Resistance to change is a growing problem for organizations around the world, especially given the level of change we’re all experiencing today. Yet managing resistance is one of my favorite problems to help clients solve. It’s true! Because resistance is complex, difficult and emotional, helping clients and organizations solve for resistance is immensely satisfying and it creates significant value for them.
3 Steps to MaNaging Resistance
When clients ask me what they can do about resistance, my first piece of advice is to reframe the question. Before deciding “what” to do, we must understand the “why” behind the resistance. We’re all tempted to jump into action but understanding the reason behind the resistance is critical. Here’s my favorite approach for digging a little deeper to understand and act on resistance.
1. Anticipate the "why"
Work with your project team, leadership team and others who are not impacted directly by the change. Ask them to share their thoughts about which group of employees is going to be most impacted and change the most. What will be changing for them? Consider process, organizational structure, job role, technology, compensation, etc. These are the items to document in your initial assessment using the Impact Index in your Practitioner eToolkit. Build your hypothesis and formulate ideas—just don’t get too attached to them.
2. Listen to impacted people
Ideally, you should talk to the people who will be asked to change before it's officially communicated to them. This second step seems to be the one folks fear most. Do not fear! Wouldn’t you rather get a preview of the big adoption barriers earlier than later? I know I would. In design thinking, we conduct user interviews to help us formulate the design. In change management, I think of this as a resistance interview or resistance focus group.
Conducting a resistance focus group
Explain to participants that your goal is to learn from them. No feedback is off limits. If possible, be sure they know that feedback will not be attributed to them.
Explain the change briefly, five minutes maximum. This is a good indicator of initial reaction and resistance. People’s brains start processing a change very quickly, so this is really the most time you’ll get before they start to react. Resist the urge to answer any questions from individuals at this point. This time is for gauging their resistance—not to solve for it.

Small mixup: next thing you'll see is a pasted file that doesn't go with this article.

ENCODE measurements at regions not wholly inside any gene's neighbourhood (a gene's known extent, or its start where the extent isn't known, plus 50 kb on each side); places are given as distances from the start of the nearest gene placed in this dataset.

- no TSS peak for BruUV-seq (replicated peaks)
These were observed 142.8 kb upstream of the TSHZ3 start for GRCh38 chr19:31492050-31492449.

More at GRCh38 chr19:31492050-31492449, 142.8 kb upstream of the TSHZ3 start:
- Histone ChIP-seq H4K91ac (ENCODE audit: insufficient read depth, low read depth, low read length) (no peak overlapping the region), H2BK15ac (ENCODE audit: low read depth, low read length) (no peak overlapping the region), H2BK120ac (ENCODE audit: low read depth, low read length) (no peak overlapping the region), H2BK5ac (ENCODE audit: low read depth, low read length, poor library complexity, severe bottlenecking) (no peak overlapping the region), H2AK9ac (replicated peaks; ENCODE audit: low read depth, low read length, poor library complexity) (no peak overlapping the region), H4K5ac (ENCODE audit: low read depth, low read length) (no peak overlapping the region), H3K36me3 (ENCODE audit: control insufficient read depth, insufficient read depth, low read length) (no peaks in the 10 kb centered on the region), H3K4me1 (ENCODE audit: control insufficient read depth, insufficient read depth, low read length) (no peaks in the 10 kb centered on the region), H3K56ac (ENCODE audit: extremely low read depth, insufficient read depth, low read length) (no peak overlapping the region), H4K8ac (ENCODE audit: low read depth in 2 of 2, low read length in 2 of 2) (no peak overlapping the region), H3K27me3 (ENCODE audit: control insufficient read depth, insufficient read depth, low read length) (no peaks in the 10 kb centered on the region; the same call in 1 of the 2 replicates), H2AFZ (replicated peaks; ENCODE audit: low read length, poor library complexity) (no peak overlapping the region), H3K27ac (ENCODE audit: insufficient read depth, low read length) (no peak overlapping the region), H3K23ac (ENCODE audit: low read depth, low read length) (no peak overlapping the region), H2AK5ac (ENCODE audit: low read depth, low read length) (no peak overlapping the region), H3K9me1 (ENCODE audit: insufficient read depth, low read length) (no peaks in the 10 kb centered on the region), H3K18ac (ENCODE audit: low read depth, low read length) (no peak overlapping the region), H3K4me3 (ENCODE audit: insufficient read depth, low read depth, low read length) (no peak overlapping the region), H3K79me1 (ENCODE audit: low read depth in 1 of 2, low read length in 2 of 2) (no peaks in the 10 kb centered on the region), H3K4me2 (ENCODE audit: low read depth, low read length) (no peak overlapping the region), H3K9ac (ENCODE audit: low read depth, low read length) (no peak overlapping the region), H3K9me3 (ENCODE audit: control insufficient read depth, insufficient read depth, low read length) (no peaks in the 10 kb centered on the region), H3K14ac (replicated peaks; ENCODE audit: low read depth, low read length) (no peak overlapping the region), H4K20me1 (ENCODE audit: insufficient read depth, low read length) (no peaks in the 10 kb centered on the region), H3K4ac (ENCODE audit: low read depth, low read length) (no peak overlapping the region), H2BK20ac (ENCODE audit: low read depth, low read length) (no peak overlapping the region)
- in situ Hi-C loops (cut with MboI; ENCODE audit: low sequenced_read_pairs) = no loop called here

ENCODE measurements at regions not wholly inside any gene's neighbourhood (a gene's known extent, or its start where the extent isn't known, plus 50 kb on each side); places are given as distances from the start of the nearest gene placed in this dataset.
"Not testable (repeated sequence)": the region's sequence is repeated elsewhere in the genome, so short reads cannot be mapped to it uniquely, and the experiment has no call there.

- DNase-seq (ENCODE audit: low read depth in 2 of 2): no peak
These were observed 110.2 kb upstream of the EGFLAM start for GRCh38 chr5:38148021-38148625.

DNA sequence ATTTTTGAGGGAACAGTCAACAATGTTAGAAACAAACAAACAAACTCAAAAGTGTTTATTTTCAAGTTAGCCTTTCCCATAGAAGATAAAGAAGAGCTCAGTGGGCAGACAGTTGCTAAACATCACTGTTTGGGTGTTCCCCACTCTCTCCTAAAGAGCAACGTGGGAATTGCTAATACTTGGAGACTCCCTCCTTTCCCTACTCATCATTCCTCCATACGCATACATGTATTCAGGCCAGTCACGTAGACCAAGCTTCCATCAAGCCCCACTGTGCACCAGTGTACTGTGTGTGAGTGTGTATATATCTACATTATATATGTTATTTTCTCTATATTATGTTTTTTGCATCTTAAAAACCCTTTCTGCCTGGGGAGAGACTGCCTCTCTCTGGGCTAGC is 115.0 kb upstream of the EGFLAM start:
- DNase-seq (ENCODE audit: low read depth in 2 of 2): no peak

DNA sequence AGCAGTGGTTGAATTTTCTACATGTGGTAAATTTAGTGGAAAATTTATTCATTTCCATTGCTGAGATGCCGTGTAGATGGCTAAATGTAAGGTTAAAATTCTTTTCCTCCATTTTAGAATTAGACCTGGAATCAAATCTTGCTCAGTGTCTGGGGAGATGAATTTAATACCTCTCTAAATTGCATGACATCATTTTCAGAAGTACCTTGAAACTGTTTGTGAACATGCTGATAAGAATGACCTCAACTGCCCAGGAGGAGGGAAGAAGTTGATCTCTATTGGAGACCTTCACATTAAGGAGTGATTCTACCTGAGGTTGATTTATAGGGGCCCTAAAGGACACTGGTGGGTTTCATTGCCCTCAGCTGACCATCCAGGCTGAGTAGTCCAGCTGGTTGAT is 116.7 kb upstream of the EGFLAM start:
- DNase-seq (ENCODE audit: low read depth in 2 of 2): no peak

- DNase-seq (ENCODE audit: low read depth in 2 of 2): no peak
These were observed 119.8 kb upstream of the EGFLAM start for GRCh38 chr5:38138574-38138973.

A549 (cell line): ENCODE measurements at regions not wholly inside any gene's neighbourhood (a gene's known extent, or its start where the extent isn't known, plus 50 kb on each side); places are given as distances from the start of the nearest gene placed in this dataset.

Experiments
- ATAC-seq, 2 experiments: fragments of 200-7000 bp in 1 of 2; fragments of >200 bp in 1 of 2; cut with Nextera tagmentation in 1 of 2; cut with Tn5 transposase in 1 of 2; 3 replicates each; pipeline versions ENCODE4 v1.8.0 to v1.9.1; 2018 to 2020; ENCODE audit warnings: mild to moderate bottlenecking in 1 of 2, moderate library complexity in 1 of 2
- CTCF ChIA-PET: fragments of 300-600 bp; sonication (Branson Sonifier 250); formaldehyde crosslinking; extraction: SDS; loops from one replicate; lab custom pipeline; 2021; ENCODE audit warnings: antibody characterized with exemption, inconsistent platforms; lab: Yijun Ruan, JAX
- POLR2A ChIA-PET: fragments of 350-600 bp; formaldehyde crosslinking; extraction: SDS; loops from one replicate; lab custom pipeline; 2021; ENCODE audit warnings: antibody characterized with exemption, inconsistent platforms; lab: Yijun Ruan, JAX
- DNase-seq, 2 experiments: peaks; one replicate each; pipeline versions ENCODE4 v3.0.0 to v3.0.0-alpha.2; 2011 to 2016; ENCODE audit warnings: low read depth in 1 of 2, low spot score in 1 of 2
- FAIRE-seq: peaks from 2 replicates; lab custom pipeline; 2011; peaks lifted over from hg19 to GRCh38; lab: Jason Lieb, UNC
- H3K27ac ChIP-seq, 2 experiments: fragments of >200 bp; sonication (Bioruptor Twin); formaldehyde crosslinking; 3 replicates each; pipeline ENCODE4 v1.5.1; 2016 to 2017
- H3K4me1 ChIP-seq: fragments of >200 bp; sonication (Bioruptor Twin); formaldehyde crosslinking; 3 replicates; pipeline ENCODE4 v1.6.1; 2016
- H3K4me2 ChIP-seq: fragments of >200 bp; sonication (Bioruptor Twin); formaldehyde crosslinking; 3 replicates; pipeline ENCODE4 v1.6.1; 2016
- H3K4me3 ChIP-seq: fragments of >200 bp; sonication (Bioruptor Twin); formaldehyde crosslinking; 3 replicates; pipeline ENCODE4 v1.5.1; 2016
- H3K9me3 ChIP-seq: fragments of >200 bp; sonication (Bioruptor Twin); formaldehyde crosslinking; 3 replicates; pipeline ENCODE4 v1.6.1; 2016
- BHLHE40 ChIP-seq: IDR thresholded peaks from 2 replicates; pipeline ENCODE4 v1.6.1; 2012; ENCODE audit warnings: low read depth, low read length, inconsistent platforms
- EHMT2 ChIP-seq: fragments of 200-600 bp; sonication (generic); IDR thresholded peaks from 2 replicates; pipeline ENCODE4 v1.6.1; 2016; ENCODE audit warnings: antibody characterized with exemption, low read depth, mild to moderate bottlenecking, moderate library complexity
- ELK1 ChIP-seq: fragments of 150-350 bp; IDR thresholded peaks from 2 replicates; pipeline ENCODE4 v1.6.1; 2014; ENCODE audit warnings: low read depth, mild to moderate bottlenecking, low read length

Ask participants, “What are you resistant to?” Have participants break out into small groups to discuss and record answers, including both rational and irrational concerns. This helps you identify barriers to Desire.
Next ask, “What do you need to overcome your resistance?” There’s no shame in asking. Let their answers flow as in a brainstorming session where all ideas are valid. This sheds light on where additional Awareness is needed or where you need to build Knowledge and Ability.
Now ask, “Who do you need to help you overcome resistance?” People typically want help from two key roles during change: their direct leader and the project sponsor. To overcome their resistance, they look most often to direct leaders. At this point, we are identifying our key senders and who should conduct coaching.
End by thanking participants. This is your opportunity to bring them on board and help them invest in the change—reminding them that their feedback makes them partially responsible for the solution. They can contribute to project success by adopting the solution and continuing to share feedback. Feedback is a gift!
3. Determine your “what”
Once you know the why behind resistance, you can integrate it into your change management plans. If you’re resource constrained, as most of us are, identify the top issues you heard from the impacted people and attack those head on. Make a plan to continue listening as you roll out your change, so you can respond as needed.
Tried and True Strategies
Resistance is a natural, human response to change. These simple and cost-effective strategies are tried and true—and can help you better manage resistance before your project go-live date. Although they won’t help you solve for all resistance, they can help you eliminate those significant issues that can completely derail your projects.
Ankur Shah is a Senior Change Advisor working alongside clients to help them build lasting change capabilities. Before joining Prosci, Ankur led change for multiple organizations, including a large communications conglomerate, an international financial services company, and a global IT consulting firm. Today, Ankur leverages his deep experience with the Prosci Methodology to increase organizational capacity for change and create pragmatic learnings for employees, supervisors and leaders.